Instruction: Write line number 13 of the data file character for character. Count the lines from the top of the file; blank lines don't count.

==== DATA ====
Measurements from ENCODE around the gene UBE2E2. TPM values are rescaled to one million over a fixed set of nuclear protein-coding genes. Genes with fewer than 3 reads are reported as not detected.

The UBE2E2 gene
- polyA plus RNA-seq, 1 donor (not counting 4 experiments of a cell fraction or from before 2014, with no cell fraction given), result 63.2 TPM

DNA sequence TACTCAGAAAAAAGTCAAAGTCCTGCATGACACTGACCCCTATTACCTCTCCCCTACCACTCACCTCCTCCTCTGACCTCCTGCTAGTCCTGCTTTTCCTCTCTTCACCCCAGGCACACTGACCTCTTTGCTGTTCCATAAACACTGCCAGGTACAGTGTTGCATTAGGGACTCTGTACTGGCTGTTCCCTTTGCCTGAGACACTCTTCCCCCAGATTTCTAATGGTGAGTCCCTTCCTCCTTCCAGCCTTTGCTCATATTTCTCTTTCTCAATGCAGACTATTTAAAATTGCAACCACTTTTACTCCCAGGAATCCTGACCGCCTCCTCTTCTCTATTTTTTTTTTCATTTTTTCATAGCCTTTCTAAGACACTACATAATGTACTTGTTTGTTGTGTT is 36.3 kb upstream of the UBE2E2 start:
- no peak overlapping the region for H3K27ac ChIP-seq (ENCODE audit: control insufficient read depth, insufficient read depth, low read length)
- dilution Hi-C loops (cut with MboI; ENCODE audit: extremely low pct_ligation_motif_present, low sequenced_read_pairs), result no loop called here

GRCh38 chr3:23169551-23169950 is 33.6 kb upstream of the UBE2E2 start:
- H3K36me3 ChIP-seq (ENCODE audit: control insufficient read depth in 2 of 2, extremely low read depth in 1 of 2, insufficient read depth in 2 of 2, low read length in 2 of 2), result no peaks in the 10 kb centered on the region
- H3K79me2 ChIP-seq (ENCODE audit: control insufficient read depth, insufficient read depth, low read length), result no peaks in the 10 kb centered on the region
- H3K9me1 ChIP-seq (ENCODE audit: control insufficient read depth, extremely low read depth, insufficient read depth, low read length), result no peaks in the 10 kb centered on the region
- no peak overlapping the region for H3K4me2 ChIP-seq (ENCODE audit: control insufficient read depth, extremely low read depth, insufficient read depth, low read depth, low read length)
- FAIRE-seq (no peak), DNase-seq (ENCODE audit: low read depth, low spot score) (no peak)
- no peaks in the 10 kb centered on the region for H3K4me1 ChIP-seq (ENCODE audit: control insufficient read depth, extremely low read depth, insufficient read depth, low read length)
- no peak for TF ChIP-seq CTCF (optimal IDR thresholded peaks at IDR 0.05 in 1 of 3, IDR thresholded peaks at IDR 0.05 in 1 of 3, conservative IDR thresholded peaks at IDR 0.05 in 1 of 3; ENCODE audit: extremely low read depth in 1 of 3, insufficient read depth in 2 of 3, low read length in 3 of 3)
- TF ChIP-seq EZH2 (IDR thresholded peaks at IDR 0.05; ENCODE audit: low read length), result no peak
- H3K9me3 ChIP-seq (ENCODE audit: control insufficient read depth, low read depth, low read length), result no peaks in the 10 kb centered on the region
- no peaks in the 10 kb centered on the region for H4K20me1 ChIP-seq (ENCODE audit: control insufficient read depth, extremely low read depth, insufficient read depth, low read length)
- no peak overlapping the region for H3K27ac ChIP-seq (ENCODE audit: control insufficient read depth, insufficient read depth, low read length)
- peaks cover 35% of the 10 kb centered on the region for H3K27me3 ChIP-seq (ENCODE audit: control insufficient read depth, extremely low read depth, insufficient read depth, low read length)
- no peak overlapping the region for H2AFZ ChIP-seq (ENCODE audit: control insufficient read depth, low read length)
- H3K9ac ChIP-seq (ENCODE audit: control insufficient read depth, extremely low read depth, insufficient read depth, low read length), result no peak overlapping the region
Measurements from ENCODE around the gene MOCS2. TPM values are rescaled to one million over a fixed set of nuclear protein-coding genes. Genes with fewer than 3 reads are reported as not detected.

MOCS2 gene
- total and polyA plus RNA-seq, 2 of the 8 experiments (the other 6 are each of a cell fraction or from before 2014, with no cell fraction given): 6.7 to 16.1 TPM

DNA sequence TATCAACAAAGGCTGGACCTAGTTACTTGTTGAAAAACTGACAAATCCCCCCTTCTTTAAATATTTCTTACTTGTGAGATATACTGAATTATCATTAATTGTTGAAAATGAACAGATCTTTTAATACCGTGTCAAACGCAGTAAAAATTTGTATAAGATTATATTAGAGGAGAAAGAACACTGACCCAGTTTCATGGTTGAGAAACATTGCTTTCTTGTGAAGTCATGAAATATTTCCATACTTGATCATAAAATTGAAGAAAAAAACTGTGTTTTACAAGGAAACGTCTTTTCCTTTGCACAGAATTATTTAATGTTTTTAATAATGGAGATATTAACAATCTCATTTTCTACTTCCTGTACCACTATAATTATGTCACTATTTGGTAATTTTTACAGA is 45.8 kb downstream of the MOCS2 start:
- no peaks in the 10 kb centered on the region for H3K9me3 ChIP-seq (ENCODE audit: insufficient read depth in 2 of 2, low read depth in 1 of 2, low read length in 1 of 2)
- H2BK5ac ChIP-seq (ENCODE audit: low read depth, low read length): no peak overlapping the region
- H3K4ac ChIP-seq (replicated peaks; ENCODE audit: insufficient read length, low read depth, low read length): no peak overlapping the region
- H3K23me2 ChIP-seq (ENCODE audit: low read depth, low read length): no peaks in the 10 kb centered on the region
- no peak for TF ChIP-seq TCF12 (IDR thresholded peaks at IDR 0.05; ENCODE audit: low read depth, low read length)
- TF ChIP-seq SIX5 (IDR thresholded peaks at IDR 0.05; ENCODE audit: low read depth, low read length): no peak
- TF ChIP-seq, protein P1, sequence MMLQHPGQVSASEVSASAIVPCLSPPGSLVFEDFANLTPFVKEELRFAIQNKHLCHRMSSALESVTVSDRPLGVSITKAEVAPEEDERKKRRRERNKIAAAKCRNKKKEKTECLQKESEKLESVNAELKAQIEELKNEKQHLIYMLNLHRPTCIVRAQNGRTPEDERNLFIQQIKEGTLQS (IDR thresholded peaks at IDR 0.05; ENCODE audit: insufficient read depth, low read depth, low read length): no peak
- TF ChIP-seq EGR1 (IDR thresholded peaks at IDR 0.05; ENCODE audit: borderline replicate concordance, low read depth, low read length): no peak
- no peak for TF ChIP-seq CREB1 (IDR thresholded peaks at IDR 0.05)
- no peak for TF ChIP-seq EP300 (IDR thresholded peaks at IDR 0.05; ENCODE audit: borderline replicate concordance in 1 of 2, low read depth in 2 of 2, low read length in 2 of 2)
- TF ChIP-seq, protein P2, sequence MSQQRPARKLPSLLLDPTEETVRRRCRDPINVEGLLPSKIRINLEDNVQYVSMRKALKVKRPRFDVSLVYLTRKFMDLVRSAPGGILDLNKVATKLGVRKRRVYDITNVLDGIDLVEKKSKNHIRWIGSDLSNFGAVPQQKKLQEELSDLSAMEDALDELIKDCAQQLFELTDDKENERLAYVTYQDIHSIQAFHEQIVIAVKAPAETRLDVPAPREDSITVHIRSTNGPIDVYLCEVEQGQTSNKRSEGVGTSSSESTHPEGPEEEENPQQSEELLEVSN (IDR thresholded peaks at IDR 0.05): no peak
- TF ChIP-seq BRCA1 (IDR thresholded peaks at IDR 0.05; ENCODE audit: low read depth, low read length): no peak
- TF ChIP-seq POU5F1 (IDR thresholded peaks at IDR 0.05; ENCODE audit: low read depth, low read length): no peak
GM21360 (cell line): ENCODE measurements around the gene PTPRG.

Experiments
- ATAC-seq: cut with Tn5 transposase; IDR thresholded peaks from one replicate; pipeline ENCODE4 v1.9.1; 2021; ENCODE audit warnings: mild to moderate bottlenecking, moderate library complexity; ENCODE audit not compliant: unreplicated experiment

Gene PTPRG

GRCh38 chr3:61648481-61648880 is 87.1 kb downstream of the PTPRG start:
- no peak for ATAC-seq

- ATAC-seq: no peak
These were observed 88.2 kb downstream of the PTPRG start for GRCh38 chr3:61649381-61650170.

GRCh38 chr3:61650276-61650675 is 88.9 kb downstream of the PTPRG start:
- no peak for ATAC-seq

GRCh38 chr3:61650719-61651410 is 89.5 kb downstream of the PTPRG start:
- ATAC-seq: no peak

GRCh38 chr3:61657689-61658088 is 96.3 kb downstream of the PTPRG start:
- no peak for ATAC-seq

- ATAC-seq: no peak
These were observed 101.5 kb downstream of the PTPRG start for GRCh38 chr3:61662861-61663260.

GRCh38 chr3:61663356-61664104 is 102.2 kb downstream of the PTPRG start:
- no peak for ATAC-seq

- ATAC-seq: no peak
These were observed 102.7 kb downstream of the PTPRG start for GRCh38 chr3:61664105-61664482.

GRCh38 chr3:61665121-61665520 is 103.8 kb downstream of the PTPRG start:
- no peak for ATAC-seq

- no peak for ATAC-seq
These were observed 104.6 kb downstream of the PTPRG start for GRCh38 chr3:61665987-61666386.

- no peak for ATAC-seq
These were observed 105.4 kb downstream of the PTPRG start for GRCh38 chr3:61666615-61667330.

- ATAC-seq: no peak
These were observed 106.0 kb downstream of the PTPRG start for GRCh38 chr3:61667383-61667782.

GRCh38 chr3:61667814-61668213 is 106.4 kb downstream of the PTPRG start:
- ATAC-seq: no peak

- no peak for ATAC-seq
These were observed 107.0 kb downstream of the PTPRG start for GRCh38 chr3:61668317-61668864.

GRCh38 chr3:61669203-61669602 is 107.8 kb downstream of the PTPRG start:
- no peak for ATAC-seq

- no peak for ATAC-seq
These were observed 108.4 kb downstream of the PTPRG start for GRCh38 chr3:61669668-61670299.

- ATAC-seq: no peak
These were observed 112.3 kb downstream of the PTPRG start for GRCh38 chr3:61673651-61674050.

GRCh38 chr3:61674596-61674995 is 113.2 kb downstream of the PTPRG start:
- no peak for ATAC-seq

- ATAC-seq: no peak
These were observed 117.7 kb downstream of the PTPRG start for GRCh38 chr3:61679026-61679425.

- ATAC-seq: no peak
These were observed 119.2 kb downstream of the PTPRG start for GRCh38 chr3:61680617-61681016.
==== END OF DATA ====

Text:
- no peaks in the 10 kb centered on the region for H3K4me1 ChIP-seq (ENCODE audit: control insufficient read depth, extremely low read depth, insufficient read depth, low read length)